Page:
Greetings, my scaly Dino-friends!
Apologies for the radio silence for the past few months. There simply hasn't been much to report -- fiction development can be like that. The authors who are slated to craft up some words have been doing exactly that. Synposes are getting written; drafts are getting drafted; revisions revised; all that stuff!
This past week, something showed up in my inbox. A full draft, ready for initial review. It was King Khan, from Harry Connolly. (Given the time-shenanigans kicked off by the psychosaurs in Dinocalypse Now, it only figures that we'd get the latest novel in our timeline first, huh?) We've sent him some early notes on this draft, and have put Harry together with editor (and fellow Dinocalypse backer) J.R. Blackwell to start the polishing phase for the novel.
Now, folks, I should tell you from my experience getting fiction from Harry Connolly before -- he contributed a story to our Don't Read This Book anthology -- that he's a speed demon when it comes to getting this stuff written. Harry actually apologized for "taking so long" when he turned in his short story for that book -- despite being the one of the first to turn one in. So don't go expecting that all of our novels will come together quite so fast! (Not everyone was available to start as quickly as Harry was, too.)
At any rate, once we get King Khan edited and laid out, our backers will get a chance to read the novel likely well before we print it and release it to the rest of the world -- from a sales perspective, we think this one will do better with more of the other novels in release as well, given its position in the timeline (covered in our last update).
King Khan is going to be nuts: Professor Khan stumbles into a reality-bending mystery in 1930's Los Angeles, encountering corrupt cops, the walking dead, stars of the silver screen, mad-science gadgetry, and Hollywood producers, and... and... well, why keep listing things when we can just show you?
Here's your exclusive excerpt from the upcoming King Khan!
The blast wave was hot and raw, tearing through their clothes and scraping their skin with hard-blown dust. The others fell hard against the fence, but no one struck as powerfully as Khan did. Wood splintered. The fence bowed backward. Their ears rang.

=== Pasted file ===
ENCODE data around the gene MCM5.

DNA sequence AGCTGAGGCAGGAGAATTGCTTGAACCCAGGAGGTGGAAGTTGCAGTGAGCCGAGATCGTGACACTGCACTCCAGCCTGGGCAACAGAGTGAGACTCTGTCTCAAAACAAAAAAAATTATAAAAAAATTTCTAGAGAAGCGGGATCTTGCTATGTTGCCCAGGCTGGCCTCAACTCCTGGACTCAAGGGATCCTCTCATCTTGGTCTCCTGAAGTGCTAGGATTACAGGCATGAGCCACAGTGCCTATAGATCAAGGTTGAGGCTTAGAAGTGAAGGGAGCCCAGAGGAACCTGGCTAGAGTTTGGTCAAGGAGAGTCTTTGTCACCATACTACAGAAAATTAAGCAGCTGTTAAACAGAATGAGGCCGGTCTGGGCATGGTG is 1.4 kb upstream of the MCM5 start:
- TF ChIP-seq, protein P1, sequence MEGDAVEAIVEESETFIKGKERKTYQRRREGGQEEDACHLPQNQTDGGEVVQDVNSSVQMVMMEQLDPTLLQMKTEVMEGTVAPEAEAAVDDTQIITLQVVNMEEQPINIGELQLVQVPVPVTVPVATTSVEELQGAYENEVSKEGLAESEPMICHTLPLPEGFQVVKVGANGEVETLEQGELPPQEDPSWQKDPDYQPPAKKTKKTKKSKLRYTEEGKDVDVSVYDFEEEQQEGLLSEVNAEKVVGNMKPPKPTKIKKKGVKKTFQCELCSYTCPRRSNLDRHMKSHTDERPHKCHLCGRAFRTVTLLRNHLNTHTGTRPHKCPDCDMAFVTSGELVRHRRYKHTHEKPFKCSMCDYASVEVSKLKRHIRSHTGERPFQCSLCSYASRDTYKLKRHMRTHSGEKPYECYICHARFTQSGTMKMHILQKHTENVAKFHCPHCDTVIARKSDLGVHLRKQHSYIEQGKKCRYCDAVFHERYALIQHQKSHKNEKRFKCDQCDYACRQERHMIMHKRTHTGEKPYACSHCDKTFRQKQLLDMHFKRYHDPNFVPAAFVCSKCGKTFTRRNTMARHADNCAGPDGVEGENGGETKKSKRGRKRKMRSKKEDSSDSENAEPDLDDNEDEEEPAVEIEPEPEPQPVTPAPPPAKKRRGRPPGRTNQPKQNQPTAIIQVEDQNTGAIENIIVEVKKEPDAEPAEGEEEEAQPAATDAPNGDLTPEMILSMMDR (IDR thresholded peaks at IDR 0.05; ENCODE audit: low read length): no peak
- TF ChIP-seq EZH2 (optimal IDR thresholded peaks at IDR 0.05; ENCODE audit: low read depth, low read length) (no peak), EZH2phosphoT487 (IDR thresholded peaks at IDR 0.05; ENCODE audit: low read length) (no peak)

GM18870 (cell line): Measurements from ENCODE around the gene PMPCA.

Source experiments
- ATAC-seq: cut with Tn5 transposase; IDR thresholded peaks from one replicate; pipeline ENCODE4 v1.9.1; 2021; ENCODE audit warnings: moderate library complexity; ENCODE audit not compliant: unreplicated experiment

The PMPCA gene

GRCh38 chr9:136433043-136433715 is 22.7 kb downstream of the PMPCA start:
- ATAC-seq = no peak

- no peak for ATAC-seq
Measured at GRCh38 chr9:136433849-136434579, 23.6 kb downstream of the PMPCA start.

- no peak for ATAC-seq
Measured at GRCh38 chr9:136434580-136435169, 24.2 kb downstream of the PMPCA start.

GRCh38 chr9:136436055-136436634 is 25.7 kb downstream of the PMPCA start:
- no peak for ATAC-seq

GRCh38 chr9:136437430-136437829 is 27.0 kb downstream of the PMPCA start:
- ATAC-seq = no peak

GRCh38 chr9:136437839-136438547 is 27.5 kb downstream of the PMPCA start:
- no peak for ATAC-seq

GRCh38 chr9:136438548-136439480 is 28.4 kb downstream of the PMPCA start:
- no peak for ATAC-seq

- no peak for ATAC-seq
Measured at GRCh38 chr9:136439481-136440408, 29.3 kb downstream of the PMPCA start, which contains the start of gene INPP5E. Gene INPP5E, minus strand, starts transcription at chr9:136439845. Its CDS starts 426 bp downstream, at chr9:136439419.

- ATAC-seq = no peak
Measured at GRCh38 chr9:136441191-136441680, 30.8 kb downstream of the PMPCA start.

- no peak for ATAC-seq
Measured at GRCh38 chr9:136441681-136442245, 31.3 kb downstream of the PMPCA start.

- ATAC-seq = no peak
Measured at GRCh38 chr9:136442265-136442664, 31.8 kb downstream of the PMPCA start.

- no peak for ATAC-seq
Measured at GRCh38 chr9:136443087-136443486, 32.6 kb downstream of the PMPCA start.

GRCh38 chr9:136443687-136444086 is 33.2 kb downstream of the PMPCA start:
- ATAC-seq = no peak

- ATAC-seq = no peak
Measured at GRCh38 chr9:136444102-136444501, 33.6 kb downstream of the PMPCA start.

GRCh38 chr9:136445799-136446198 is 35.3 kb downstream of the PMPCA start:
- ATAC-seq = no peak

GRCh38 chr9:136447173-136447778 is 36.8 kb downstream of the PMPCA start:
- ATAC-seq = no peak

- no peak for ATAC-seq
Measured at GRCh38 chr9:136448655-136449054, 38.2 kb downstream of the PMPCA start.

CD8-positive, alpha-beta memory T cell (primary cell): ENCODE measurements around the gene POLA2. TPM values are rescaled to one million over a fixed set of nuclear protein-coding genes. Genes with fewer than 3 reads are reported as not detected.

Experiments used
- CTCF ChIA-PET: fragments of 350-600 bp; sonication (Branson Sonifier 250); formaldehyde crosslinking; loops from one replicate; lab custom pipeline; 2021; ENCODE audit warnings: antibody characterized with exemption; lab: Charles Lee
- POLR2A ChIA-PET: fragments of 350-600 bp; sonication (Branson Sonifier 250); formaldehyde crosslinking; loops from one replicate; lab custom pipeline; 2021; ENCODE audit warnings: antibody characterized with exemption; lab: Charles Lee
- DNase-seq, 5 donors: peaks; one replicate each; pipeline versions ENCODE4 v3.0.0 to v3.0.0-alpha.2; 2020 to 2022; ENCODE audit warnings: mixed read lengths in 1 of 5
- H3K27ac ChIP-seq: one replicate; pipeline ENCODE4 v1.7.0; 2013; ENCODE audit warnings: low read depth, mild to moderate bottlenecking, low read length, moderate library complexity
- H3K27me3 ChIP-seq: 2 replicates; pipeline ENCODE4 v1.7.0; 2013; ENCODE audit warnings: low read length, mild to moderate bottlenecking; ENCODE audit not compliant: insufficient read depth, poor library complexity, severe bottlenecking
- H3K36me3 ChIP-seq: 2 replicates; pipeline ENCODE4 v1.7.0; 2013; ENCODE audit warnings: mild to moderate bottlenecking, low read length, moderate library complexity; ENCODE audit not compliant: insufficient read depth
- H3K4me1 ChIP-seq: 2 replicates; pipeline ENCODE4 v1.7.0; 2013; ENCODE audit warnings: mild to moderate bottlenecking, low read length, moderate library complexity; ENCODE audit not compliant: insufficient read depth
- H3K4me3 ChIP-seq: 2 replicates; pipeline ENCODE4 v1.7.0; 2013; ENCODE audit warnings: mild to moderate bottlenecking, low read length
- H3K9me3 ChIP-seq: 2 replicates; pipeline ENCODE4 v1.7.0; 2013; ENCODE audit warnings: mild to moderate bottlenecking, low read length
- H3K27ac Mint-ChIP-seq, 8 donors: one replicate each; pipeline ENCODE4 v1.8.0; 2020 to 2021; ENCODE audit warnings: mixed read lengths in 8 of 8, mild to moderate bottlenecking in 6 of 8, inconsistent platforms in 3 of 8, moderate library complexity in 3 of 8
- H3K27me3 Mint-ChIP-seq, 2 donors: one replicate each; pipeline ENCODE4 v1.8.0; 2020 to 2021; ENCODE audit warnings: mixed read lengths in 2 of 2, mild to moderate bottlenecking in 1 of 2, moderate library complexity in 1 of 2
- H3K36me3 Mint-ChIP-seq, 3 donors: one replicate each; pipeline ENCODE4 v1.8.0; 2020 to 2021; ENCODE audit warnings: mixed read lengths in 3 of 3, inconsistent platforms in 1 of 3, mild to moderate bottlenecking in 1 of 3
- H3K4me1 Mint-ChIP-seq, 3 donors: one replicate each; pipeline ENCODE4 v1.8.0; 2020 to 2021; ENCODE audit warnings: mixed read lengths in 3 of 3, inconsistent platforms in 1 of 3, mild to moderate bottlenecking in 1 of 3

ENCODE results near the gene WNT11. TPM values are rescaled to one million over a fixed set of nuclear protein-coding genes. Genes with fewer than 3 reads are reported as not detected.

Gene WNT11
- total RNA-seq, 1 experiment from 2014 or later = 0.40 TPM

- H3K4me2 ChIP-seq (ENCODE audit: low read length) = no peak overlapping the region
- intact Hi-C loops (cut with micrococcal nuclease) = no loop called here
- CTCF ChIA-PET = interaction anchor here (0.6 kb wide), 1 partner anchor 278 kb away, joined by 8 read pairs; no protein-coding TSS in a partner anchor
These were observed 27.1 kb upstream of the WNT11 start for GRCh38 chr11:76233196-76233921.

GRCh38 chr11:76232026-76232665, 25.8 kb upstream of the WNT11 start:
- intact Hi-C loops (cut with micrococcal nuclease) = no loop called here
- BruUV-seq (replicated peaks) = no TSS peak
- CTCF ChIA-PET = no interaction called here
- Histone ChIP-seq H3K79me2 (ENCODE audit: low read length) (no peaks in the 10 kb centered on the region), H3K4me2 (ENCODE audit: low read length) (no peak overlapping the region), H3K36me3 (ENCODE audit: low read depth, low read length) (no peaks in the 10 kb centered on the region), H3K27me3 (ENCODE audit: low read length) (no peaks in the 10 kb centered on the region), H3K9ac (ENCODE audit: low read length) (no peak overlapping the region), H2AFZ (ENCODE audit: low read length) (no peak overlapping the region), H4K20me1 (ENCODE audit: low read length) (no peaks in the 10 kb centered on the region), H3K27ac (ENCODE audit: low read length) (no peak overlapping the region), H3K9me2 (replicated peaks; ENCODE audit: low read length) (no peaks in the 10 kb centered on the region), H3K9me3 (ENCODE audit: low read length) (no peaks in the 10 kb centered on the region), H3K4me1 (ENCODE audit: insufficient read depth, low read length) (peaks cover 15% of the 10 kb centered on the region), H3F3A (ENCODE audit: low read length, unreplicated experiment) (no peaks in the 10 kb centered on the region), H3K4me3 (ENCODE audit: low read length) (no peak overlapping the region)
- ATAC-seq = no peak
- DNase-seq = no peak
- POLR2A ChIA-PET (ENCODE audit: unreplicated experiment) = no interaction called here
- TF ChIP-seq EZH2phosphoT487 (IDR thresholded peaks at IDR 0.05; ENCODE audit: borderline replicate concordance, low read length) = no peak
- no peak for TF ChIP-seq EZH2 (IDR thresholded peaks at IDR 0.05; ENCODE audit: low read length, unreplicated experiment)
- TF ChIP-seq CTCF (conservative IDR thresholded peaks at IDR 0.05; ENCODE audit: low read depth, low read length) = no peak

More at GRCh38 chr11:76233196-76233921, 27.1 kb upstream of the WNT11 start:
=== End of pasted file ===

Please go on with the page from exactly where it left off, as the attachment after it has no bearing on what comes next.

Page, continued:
For a second, Khan thought he'd been struck blind and deaf, but then the dust began to settle over him and he could hear Sylvia and Bertie's choking coughs at the same time as the air cleared enough to see them. They looked dazed--no surprise there, he felt a little wobbly himself--but otherwise unhurt. The wooden fence had bowed over, cushioning their flying bodies.
Jorje pulled a handkerchief from his pocket and pressed it over Sylvia's mouth and nose. She accepted it gratefully, and he looked back toward the source of the explosion. Khan struggled to his feet as well.
They were dressed in torn rags--the force of the explosion had ruined their clothes. Jorje's expression betrayed a moment of grief, but only a moment.
The light above the back door of the club house flickered unevenly. The explosion had damaged it but hadn't destroyed it.
Surely a blast that powerful would be enough to destroy a desiccated corpse?
But no. When the air cleared, they saw The Princess stalking toward them. The slender white feathers of her headdress remained intact. She wasn't even dusty.
The other zoot-suited gangsters had long since fled into the darkness of the orchard, but the Princess ignored them. She stalked toward Khan and the others. Whatever she was searching for, one of them had it.
"You must flee," Jorje said. "I thank you, Señor Simio, for saving my life after I treated you as an enemy. Still, it is clear. This dead thing has come to kill me, and you must be far away when it happens."
Then he turned away from them and clenched his fists, preparing for a fight he knew he could not win.
Just then, a figure darted by them, coming from atop the fence of the alley. The man sprinted toward the mummy, leapt high into the air, then landed on her shoulders.
His legs locked around and his momentum carried them both backwards. He landed on his hands, pulling the Princess off her feet and hurling her back several feet.
As she sprawled in the dirt, the man neatly rolled over onto one knee, his head bowed and his arms spread wide as though apologizing for offending royalty. He wore an impeccable charcoal grey suit with a navy tie, and his whole head was covered with a bright blue mask. He pleaded in a language unlike anything Khan had ever heard before.
The Professor scratched at his chin. A masked man. Of course. If there was one thing this adventure lacked, it was a masked man.